October 12, 2012

Got it Covered

After adding a few new raised beds this spring, we're up to about 20 or 25 distinct food planting areas on the homestead and I'm looking at all of them thinking there is no way I have the energy to fill them all with winter or early spring crops. What to do with the areas that won't be in vegetable production over the next few months? I have two choices as I see it. I can amend the soil, cover the beds with thick layer of straw, and just let them rest until March. Cozying up with a soft, thick blanket sounds kind of nice to me right now!

The other choice is to seed the otherwise dormant extra beds with a cover crop, something I've never tried until this fall. Cover crops--also referred to as green manure--reduce soil erosion during the rainy season by keeping bare soil covered with a carpet of green. Most also fix nitrogen in the soil, and my soil always needs more of that. If you cut and turn them under (usually right before they flower), all that nitrogen and green matter goes right into the ground to increase the levels of nutrients and organic matter in the soil. Many cover crops also attract beneficials to the garden. All in all, sounds like a great option.

Cover crop in a raised bed

While I have already covered a few of my beds with straw this fall, I also decided to try cover cropping some beds with Crimson Clover, which is winter hardy and can be planted in the fall around here. (Crimson Clover does have red flowers, but is NOT the same as Red Clover, which spreads by runner.) I bought a 1 lb bag from Territorial Seed Co. along with my seed garlic, but there are lots of options online and you can probably find some at either Higby's in Dixon, one of the other area feed stores, or maybe even Davis Lumber, Redwood Barn or other local nurseries. If you want to try something other than Crimson Clover, use the comparison chart (PDF) on Johnny's Selected Seeds website to learn about the benefits of other types of cover crops.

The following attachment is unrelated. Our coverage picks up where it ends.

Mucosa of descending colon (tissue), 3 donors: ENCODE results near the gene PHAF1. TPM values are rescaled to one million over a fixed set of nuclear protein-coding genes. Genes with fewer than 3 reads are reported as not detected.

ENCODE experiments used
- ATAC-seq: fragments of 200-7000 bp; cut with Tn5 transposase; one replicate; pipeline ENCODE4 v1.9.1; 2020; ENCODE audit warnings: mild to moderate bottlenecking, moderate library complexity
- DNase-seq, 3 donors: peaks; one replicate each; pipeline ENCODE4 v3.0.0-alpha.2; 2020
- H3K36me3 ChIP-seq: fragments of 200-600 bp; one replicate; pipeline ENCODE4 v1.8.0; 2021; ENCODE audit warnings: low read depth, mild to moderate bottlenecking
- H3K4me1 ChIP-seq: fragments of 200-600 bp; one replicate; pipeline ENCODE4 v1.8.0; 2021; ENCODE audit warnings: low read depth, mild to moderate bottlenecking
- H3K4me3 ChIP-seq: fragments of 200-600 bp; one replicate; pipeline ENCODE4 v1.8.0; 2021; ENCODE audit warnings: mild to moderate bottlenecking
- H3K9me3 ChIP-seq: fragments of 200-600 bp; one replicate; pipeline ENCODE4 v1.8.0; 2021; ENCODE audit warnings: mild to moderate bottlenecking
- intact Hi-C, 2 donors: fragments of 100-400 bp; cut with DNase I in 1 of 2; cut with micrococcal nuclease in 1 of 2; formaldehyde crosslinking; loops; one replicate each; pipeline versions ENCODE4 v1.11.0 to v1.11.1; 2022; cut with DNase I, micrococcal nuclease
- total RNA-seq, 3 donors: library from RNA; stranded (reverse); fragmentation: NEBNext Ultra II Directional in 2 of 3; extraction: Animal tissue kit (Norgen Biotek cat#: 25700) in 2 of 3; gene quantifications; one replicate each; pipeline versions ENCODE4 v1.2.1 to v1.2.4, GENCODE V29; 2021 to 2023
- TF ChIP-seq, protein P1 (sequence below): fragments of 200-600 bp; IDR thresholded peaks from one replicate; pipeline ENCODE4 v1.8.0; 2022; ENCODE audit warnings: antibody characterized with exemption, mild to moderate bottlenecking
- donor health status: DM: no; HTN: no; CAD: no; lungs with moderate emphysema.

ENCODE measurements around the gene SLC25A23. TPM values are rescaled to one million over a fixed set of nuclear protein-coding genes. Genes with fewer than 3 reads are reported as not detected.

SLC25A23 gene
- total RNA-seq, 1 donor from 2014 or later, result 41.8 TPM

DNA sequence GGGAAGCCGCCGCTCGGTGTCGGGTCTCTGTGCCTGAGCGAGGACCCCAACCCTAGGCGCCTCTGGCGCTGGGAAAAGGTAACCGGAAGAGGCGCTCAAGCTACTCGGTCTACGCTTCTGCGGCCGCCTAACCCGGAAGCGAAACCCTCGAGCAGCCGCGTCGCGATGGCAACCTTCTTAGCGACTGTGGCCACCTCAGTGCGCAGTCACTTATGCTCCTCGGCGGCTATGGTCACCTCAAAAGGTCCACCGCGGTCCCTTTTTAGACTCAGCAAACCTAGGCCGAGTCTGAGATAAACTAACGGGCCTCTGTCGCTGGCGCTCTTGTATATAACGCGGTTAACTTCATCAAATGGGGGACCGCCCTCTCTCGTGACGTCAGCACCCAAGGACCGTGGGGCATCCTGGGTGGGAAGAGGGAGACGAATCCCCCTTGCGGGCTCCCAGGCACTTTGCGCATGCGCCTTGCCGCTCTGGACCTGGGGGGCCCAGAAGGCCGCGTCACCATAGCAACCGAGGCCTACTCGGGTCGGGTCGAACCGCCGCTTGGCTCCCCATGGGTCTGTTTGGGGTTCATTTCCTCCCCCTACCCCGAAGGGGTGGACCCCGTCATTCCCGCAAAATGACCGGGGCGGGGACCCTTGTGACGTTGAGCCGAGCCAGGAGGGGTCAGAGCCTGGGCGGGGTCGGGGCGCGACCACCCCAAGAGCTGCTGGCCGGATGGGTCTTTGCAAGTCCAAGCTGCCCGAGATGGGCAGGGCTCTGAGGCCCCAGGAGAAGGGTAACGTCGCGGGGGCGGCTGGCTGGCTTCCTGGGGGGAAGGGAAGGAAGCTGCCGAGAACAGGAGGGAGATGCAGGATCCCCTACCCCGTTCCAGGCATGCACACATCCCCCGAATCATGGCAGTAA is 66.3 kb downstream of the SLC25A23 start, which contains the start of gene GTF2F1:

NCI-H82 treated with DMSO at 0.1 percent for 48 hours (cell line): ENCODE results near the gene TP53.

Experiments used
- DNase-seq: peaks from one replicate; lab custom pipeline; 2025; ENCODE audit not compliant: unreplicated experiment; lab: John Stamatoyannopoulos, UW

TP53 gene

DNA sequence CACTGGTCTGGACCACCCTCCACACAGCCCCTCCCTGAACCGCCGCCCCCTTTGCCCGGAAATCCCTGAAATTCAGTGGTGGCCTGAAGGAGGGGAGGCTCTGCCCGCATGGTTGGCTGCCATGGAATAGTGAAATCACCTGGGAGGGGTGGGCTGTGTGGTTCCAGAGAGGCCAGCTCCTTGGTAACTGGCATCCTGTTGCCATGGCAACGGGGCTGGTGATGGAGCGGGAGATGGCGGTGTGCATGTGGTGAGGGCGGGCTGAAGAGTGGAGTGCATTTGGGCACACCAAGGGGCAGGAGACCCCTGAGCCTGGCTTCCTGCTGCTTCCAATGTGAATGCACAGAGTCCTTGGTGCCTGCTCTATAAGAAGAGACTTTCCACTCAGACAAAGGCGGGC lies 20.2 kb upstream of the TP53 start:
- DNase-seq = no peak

Germination was slightly erratic without rain

One thing I've learned about planting Crimson Clover in our area is that germination requires very moist soil, and of course we don't have that yet unless we are using hose water. The crop in the photo above was planted about 5 weeks ago, and since we haven't had any rain, I've had to water that bed regularly to get all the clover to sprout. Next time, I'll wait to spread the seed until right before there's rain in the forecast. That way, no hose water is wasted where rain could do the job instead. It will be a bit of an experiment (what isn't in the garden??), but I think October-planted clover will do just fine. Now we just need that rain!

Are you putting your beds to bed for the winter, or are you growing veggies over the cold months?

1 comment:

  1. After investing in Earth Boxes and an automatic drip system, I wouldn't have the nerve to tell Hubby "Oh, never mind". Yes, I will plant kale, herbs, swiss chard, mustard, and ??.